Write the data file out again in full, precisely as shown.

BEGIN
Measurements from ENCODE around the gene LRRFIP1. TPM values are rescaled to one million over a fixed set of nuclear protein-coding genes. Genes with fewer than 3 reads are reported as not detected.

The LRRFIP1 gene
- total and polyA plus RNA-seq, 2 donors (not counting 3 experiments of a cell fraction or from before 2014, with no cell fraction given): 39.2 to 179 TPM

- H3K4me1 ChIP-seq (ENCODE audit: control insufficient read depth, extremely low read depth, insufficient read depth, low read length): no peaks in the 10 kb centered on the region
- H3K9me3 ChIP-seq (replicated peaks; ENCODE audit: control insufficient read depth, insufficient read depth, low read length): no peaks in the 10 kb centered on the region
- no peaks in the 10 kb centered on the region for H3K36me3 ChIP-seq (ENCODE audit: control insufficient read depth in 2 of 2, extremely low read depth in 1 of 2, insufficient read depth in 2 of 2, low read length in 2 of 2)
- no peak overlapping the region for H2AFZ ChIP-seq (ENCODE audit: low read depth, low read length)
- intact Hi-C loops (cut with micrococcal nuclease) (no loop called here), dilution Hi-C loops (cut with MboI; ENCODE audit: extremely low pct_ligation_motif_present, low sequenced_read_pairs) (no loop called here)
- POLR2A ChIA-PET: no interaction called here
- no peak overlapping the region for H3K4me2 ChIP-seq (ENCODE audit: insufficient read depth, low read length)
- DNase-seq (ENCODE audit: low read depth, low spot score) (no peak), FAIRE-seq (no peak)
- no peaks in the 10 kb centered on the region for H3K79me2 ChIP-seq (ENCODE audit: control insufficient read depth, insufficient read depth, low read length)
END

Measurements from ENCODE around the gene LRRFIP1. TPM values are rescaled to one million over a fixed set of nuclear protein-coding genes. Genes with fewer than 3 reads are reported as not detected.

The LRRFIP1 gene
- total and polyA plus RNA-seq, 2 donors (not counting 3 experiments of a cell fraction or from before 2014, with no cell fraction given): 39.2 to 179 TPM

- H3K4me1 ChIP-seq (ENCODE audit: control insufficient read depth, extremely low read depth, insufficient read depth, low read length): no peaks in the 10 kb centered on the region
- H3K9me3 ChIP-seq (replicated peaks; ENCODE audit: control insufficient read depth, insufficient read depth, low read length): no peaks in the 10 kb centered on the region
- no peaks in the 10 kb centered on the region for H3K36me3 ChIP-seq (ENCODE audit: control insufficient read depth in 2 of 2, extremely low read depth in 1 of 2, insufficient read depth in 2 of 2, low read length in 2 of 2)
- no peak overlapping the region for H2AFZ ChIP-seq (ENCODE audit: low read depth, low read length)
- intact Hi-C loops (cut with micrococcal nuclease) (no loop called here), dilution Hi-C loops (cut with MboI; ENCODE audit: extremely low pct_ligation_motif_present, low sequenced_read_pairs) (no loop called here)
- POLR2A ChIA-PET: no interaction called here
- no peak overlapping the region for H3K4me2 ChIP-seq (ENCODE audit: insufficient read depth, low read length)
- DNase-seq (ENCODE audit: low read depth, low spot score) (no peak), FAIRE-seq (no peak)
- no peaks in the 10 kb centered on the region for H3K79me2 ChIP-seq (ENCODE audit: control insufficient read depth, insufficient read depth, low read length)